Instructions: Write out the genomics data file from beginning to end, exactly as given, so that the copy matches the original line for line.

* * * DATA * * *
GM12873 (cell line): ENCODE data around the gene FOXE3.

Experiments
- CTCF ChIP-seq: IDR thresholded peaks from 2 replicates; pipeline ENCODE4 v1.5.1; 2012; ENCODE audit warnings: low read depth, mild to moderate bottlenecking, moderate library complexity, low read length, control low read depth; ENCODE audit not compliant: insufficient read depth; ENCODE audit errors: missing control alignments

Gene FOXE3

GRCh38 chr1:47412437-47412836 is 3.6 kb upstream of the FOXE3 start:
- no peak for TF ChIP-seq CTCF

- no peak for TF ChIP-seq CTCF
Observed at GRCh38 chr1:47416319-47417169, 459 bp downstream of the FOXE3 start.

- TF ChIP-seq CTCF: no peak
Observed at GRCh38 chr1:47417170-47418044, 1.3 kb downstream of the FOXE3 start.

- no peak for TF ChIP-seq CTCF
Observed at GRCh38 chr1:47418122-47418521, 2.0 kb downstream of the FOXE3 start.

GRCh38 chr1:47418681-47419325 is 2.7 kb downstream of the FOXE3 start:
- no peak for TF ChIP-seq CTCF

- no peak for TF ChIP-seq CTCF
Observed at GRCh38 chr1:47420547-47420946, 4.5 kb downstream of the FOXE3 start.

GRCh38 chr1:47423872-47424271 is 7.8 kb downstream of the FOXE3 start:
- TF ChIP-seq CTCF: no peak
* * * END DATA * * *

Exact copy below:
GM12873 (cell line): ENCODE data around the gene FOXE3.

Experiments
- CTCF ChIP-seq: IDR thresholded peaks from 2 replicates; pipeline ENCODE4 v1.5.1; 2012; ENCODE audit warnings: low read depth, mild to moderate bottlenecking, moderate library complexity, low read length, control low read depth; ENCODE audit not compliant: insufficient read depth; ENCODE audit errors: missing control alignments

Gene FOXE3

GRCh38 chr1:47412437-47412836 is 3.6 kb upstream of the FOXE3 start:
- no peak for TF ChIP-seq CTCF

- no peak for TF ChIP-seq CTCF
Observed at GRCh38 chr1:47416319-47417169, 459 bp downstream of the FOXE3 start.

- TF ChIP-seq CTCF: no peak
Observed at GRCh38 chr1:47417170-47418044, 1.3 kb downstream of the FOXE3 start.

- no peak for TF ChIP-seq CTCF
Observed at GRCh38 chr1:47418122-47418521, 2.0 kb downstream of the FOXE3 start.

GRCh38 chr1:47418681-47419325 is 2.7 kb downstream of the FOXE3 start:
- no peak for TF ChIP-seq CTCF

- no peak for TF ChIP-seq CTCF
Observed at GRCh38 chr1:47420547-47420946, 4.5 kb downstream of the FOXE3 start.

GRCh38 chr1:47423872-47424271 is 7.8 kb downstream of the FOXE3 start:
- TF ChIP-seq CTCF: no peak